As I mentioned at the top, we don’t have a ton of releases to talk about for this month’s column (and due to a Bandcamp date listing error, we wound up talking about Talons‘ most recent effort last month instead of this one, so that’s not helping), and the most significant one I already wrote a lengthy piece about in this month’s Editors’ Picks. Thankfully I’m not the only one who writes this, so you’ll get a different perspective from Eden on that album directly below, as well as a couple of other albums that managed to stick out for us!
Post-Topper: Tangled Thoughts of Leaving – No Tether
No Tether is one of the most aptly named albums I’ve seen in recently years but it might have just as well been named Abandon All Hope, Ye Who Enter Here. While Tangled Thoughts of Leaving have always been known for the crushingly depressive nature of some of their tracks (like “Downbeat” from their previous release which is….fuck) never before has a release of theirs been as systematically targeted psychological breakdown as this one. No Tether accomplishes this by appealing to the imagery evoked by the album’s name; the compositions on it feel more influenced by improvisation, chaos and emotional catharsis than ever before. From the first track, with its ending punctuated by hectic drums amidst burning static, through the impossibly loaded intonations of guitars and piano notes of “Signal Erosion” and the heart wrenching rebirth of that piano, drenched in the aquatic freeze of “Inner Dissonance”, all the way to the chaotic triumph of “Binary Collapse”, No Tether is exactly that; an album unhinged.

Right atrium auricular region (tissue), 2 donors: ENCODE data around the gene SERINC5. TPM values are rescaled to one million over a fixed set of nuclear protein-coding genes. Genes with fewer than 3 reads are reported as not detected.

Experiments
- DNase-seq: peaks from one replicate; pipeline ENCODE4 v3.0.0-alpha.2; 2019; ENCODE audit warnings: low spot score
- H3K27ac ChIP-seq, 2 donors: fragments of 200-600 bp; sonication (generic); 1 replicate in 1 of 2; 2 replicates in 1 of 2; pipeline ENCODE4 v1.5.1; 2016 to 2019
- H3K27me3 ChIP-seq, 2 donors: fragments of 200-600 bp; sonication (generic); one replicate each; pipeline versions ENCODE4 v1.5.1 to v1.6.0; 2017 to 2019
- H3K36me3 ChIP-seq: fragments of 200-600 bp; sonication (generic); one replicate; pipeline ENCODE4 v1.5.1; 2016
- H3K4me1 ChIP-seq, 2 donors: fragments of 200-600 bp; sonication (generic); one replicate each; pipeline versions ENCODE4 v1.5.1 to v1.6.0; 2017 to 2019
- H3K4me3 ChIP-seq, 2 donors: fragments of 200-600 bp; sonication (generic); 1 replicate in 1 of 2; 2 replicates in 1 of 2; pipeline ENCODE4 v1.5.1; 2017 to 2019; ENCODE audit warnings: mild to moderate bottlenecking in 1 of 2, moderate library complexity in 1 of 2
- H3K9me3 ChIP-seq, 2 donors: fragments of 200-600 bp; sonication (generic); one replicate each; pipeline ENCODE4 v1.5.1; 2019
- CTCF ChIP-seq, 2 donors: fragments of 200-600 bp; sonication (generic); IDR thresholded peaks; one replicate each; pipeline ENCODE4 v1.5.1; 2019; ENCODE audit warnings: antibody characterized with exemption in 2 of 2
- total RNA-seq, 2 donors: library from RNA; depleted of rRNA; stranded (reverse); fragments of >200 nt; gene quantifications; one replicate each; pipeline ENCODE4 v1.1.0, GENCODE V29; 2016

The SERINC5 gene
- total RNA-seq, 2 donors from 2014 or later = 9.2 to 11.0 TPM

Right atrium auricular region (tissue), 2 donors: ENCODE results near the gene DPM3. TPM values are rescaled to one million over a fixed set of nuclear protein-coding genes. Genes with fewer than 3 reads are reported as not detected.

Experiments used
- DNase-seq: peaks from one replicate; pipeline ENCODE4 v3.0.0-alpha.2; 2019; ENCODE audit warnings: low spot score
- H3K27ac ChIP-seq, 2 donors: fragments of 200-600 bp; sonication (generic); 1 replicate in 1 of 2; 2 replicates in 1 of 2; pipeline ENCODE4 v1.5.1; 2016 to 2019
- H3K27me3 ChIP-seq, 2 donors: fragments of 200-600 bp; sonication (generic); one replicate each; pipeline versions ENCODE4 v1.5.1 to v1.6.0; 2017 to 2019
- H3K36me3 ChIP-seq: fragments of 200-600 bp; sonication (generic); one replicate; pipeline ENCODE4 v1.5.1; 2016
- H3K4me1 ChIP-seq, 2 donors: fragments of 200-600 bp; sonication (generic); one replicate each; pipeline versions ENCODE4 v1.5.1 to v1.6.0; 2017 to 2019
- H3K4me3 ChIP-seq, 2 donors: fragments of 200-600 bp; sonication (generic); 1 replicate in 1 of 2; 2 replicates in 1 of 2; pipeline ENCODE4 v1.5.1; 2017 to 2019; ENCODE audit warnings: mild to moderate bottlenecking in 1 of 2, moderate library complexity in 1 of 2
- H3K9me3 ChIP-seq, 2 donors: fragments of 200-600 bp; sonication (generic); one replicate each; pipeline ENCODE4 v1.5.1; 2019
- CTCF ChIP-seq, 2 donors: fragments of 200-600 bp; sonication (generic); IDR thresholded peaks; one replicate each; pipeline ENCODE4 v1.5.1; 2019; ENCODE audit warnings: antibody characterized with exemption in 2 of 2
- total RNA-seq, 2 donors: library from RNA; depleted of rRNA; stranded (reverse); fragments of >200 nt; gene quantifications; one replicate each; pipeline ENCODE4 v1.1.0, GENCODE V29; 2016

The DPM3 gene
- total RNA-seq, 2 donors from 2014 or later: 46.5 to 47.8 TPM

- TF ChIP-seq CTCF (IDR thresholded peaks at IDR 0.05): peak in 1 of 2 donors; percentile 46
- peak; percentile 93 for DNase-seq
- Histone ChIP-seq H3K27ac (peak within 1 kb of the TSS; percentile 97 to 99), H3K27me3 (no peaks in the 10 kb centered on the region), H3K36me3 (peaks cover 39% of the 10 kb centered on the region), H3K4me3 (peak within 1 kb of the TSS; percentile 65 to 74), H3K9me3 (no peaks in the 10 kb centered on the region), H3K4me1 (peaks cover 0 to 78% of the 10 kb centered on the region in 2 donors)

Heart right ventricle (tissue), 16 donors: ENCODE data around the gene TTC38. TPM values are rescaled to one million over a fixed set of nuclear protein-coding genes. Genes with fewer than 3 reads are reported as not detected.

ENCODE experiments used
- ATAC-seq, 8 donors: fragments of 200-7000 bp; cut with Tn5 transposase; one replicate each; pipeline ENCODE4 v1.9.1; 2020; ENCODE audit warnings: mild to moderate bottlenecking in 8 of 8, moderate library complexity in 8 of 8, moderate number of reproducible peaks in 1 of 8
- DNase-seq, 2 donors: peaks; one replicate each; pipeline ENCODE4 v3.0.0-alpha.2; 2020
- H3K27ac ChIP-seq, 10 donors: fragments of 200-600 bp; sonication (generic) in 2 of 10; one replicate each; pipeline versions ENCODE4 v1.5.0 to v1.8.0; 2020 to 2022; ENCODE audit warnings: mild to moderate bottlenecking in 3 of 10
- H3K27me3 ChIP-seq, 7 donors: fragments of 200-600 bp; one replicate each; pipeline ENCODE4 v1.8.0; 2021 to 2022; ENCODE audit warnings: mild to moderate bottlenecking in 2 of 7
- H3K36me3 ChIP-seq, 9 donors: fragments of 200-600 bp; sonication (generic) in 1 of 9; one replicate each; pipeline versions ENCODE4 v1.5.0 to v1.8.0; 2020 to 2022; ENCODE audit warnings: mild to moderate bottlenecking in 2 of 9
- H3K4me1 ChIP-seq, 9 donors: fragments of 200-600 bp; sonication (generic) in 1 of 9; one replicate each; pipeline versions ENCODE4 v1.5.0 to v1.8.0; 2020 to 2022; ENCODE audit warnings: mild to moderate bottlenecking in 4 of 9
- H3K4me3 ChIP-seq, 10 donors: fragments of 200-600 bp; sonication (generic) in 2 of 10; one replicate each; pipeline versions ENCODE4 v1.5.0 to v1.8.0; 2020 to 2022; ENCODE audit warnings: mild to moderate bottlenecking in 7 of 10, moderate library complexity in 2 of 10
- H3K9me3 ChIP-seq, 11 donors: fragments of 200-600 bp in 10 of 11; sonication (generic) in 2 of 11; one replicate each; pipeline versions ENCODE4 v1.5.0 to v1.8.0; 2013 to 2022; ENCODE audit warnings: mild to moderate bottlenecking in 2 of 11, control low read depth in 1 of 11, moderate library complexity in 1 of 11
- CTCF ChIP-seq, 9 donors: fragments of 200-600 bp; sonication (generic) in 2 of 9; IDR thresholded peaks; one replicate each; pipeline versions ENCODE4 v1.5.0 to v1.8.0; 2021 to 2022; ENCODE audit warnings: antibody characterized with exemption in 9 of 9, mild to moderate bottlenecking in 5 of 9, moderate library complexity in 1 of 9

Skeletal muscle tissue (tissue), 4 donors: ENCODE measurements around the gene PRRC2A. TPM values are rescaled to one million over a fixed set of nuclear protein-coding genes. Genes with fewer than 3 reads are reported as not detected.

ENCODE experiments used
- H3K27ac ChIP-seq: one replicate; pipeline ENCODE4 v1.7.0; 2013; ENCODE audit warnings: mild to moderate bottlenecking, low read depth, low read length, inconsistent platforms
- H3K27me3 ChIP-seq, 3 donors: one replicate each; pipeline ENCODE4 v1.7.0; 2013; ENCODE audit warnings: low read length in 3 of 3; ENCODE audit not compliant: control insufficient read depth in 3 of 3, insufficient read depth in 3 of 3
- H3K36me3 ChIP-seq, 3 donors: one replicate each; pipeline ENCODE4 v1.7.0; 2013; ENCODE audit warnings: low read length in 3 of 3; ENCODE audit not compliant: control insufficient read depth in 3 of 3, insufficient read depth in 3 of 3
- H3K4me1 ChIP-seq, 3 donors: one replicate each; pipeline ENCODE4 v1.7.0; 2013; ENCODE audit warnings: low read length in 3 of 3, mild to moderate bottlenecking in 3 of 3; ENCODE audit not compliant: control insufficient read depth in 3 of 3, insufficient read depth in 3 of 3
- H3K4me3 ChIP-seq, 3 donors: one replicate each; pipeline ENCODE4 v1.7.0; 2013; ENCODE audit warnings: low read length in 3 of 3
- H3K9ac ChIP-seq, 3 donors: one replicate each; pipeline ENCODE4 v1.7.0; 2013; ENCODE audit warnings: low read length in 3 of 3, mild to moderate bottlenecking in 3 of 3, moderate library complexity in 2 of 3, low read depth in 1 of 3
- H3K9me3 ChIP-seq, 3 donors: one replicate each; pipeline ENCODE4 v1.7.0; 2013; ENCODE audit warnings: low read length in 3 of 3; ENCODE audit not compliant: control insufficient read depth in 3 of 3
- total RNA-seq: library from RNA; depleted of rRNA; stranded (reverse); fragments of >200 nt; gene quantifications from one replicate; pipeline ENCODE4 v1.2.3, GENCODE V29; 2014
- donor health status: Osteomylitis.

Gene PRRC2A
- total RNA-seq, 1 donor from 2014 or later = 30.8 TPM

While it does have moments of the crushing heaviness that is expected of all post metal bands in this day and age, No Tether is way more concerned with dexterity amidst the noise than with pummeling strength. The aforementioned “Binary Collapse” is a great example of that; listen as a second track of piano works with the drums on the downstrokes alongside the main, agile piano lines which functions more as a lead instrument. The guitars, with their feedback and robust size, serve as the meat of the track, the medium upon which the more intricate groove section and pianos operate. This is all a set up however, for the more extravagant and fully fleshed out interactions of the middle of the track. Here, the piano takes flight while the backing band flirt more and more with chaos, before everything plunges back into it again for the feedback laden, synth heavy, crazy outro which feeds into the quiet which opens the last, eponymous track.